A good example would be I was deejaying in front of about 4,000 people, downtown LA at X-Box Plaza for a client that I acquired through networking. I’m a part of a couple of professional associations like Meeting Professionals International. I’m also ASCAP. The musical one is what I’m a part of. For meeting people and working with them back and forth someone came to me and said, “I’m having an event a LA. I know you through MPI. Can you DJ this date?” I said, “Yes.” It worked out.

I got my start deejaying in clubs through another DJ colleague who wanted me to come and open up for them, which is very so much in the music industry where I played from 10:00 PM to 11:00 PM. He took over from 11:00 PM to 1:30 AM. There are different ways to get into it. I also attended Scratch Academy so I could learn all the fundamentals of deejaying and build a strong foundation. That set me up because I know how to DJ. I can scratch, blend, juggle, mix, programming, all of that. I could do all those things.

I wouldn’t have learned that if I didn’t go to Scratch Academy but because I went to that school twice, once for deejaying and once for music production, I was able to build a strong community of people around me that refer me. I can learn with. I can talk to them when I have tough times. I think you add all that up. If you want to be a DJ, it’s possible. You have to put the work in.

You put in the work and found the training that you needed and that allowed you to connect with the people that ended up being connections for you down the road. That’s true of anything that we want to learn in music or life. I don’t have a lot of experience with the deejaying as livestreaming. I know this is a big thing now because I have friends that do it but I don’t quite understand it. I get deejaying live. That’s fun and exciting for the people that are at the event. Why do people tune into DJ livestreams?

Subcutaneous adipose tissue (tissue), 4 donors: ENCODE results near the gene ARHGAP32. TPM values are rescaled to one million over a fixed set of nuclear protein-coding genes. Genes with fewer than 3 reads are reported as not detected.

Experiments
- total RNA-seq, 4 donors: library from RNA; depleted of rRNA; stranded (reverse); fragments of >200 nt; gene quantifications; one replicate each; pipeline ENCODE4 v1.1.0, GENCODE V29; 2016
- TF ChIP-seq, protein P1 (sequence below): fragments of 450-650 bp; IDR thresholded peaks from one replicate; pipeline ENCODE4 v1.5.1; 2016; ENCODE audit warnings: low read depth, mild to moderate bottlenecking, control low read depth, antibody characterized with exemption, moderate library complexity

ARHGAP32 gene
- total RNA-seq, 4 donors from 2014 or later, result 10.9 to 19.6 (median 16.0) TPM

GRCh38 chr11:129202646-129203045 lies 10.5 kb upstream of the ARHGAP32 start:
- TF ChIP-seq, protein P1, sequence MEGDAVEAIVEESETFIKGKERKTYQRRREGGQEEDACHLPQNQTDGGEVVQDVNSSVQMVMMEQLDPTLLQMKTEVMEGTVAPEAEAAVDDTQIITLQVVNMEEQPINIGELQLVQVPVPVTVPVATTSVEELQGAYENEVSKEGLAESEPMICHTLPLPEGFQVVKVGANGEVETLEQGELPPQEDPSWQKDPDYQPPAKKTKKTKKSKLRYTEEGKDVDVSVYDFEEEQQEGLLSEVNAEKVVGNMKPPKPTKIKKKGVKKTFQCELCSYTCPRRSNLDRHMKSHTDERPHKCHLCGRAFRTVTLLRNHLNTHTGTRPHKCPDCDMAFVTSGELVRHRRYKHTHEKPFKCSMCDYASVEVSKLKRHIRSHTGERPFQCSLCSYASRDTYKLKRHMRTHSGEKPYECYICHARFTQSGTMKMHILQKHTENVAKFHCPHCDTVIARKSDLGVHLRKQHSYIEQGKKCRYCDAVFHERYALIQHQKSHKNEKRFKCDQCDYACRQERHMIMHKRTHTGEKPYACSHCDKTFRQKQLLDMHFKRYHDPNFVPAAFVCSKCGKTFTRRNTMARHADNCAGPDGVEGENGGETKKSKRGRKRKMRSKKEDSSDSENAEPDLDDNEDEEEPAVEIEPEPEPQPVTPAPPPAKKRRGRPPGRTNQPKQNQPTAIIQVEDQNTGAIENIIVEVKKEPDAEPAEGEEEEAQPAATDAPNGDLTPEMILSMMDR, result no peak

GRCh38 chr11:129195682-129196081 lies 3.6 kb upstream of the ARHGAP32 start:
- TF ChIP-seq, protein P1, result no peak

It takes a lot of work to be a group and be consistent over a long amount of time. Click To Tweet

They tune into DJs livestreaming for the DJ, the people they’re going to see in the chat and the music they could be exposed to. Deejaying and livestreaming are not easy. If you’re regularly deejaying out at a club, bar or party, you have to play to the crowd but you can see the crowd. You have to manage to make sure your sound is okay. You have to manage the music you’re playing in the crowd. Whereas livestreaming, you got to make sure your sound is okay. You got to make sure your camera’s okay. You have to make sure that you’re marketing your stream so people will show up. You have to make sure that when people do show up, you shout them out in the chat and you continue to engage with them.

You have to create different things like emotes and channel points so that your stream is very interactive. You have to have some cool overlays. You don’t have to. There’s a DJ I know, Kevin G, who didn’t have an overlay for a long time and does phenomenal but you have to do something that catches people’s eye on the screens that they stay engaged. For deejaying, normally in traditional aspects, you’re quadruple tasking. I don’t know the proper word for livestream but you have to do 6 or 7 things at once consistently. It’s a lot.